The South Fork Trinity River is one of the largest undammed river systems in California. The river and its tributaries support important populations of threatened and endangered salmon and steelhead and old-growth forest-dependent wildlife species. The river and tributaries also offer outstanding outdoor recreation opportunities.
South Fork Trinity River – The South Fork Trinity River flows north from its spring-fed sources in the Yolla Bolly-Middle Eel Wilderness to the Trinity River. The river provides critical habitat for spring Chinook salmon, coho salmon, and steelhead trout. It flows through diverse forests that shelter spotted owl, goshawk, bald eagle, fisher, marten, and several rare plants. The South Fork National Recreation Trail parallels much of the upper river and several other trails provide access to the lower river segments. The entire river is recommended for protection by the Forest Service.
East Fork South Fork Trinity River – Fish biologists identified the East Fork South Fork to be a high-priority watershed for the recovery of depressed South Fork fish stocks. Although its watershed is recovering from past forestry abuses, the stream possesses the greatest amount of accessible fish habitat in the South Fork system and will play a key role in the recovery of the South Fork as one of the most productive steelhead and salmon streams in the region. The watershed also provides habitat for spotted owl, goshawk, Peregrine falcon, and Pacific fisher and several sensitive plants.
Rattlesnake Creek – The federal recovery plan for coho salmon identifies Rattlesnake Creek as a high priority for restoration. It’s one of the few South Fork tributaries with several miles of accessible fish habitat without natural or man-made barriers.
Butter Creek – Butter Creek is a key tributary for the protection and restoration of South Fork anadromous fish stocks. The creek is an important source of cold water providing thermal refugia for rare summer steelhead and coho salmon in the South Fork. The watershed’s serpentine soils support a unique assemblage of endemic plant species. Peregrine falcon and spotted owl nest in the watershed.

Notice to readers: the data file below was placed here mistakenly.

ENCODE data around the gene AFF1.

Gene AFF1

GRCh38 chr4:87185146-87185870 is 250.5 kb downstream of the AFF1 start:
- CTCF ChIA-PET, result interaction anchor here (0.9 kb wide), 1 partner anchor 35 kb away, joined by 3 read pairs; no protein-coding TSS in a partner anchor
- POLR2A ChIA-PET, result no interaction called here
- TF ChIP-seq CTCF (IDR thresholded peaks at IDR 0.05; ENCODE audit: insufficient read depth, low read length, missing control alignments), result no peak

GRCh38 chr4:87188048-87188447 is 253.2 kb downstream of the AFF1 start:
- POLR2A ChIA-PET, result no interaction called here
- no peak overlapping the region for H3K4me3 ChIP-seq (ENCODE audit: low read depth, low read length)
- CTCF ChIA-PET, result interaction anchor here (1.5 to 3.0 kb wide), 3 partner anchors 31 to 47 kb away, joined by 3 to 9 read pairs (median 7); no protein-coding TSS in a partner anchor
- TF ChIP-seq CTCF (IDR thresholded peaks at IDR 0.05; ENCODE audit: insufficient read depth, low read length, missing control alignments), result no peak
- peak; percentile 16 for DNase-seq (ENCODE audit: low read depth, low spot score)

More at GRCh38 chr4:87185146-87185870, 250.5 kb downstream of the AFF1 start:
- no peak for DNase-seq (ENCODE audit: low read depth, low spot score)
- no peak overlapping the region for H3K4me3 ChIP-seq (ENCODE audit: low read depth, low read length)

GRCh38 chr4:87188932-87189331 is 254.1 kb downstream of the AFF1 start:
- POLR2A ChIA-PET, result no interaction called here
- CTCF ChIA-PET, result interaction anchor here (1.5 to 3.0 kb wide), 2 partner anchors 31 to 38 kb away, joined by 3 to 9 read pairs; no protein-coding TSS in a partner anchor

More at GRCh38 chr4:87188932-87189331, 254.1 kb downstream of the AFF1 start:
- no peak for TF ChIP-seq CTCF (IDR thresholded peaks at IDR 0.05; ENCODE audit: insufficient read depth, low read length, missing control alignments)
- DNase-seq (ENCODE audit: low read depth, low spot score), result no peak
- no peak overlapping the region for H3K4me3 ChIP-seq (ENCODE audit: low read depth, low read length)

Eltapom Creek – A government fisheries report describes Eltapom Creek as the “gem” of the South Fork due to its excellent spawning gravel, holding pools, and dense riparian corridor. A critical thermal refuge, the creek supports endangered coho salmon and high densities of winter steelhead.
Grouse Creek – Grouse Creek is a high-priority watershed for the restoration of coho and other South Fork fish stocks. The creek also offers potential thermal refugia for fish migrating up the South Fork.
Madden Creek – Madden Creek is one of the few lower South Fork tributaries with good water quality due to its relatively undisturbed watershed. Cold water from Madden Creek creates a critical thermal refuge for coho salmon migrating up the South Fork.
Hayfork Creek – The South Fork’s largest tributary, Hayfork Creek provides good steelhead habitat and historically supported coho and Chinook salmon. The creek carves a scenic gorge along the foot of Pattison Mountain. Hayfork Creek also offers class IV-V whitewater boating opportunities. Much of Hayfork Creek is recommended for protection by the Forest Service.
Rusch Creek – Rusch Creek is an important cold water contributor to Hayfork Creek and may provide a thermal refuge for anadromous fish. The creek supports moderate to high densities of steelhead.
Olsen Creek – The federal coho recovery plan identifies Olsen Creek as a high-priority restoration target. This Hayfork Creek tributary may also provide important thermal refugia for coho and other anadromous fish.